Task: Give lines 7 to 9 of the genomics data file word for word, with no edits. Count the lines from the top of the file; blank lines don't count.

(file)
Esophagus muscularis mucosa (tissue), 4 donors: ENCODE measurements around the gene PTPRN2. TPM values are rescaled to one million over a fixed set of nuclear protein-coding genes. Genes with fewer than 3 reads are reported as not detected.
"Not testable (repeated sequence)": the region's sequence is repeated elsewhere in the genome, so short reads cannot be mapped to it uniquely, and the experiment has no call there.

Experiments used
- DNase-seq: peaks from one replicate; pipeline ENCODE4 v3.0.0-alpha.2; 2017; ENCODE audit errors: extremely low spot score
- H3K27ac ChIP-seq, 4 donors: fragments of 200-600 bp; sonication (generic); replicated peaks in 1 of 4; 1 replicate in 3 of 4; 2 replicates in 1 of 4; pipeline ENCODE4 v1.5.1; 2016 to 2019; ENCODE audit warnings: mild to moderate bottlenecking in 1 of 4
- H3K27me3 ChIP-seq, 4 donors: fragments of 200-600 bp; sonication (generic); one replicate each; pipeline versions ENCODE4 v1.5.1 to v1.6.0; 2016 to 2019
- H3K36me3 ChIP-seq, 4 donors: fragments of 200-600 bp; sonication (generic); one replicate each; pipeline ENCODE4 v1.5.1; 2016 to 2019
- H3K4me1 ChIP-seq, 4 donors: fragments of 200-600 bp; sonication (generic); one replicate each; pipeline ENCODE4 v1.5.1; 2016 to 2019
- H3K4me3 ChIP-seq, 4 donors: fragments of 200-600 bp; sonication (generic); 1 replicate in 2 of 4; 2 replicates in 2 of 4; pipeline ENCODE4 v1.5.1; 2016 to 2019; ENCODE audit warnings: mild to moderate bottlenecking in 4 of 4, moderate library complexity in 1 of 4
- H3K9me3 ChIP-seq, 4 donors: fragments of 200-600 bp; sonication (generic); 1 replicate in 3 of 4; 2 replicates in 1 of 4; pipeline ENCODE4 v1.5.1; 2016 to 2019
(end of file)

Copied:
- H3K36me3 ChIP-seq, 4 donors: fragments of 200-600 bp; sonication (generic); one replicate each; pipeline ENCODE4 v1.5.1; 2016 to 2019
- H3K4me1 ChIP-seq, 4 donors: fragments of 200-600 bp; sonication (generic); one replicate each; pipeline ENCODE4 v1.5.1; 2016 to 2019
- H3K4me3 ChIP-seq, 4 donors: fragments of 200-600 bp; sonication (generic); 1 replicate in 2 of 4; 2 replicates in 2 of 4; pipeline ENCODE4 v1.5.1; 2016 to 2019; ENCODE audit warnings: mild to moderate bottlenecking in 4 of 4, moderate library complexity in 1 of 4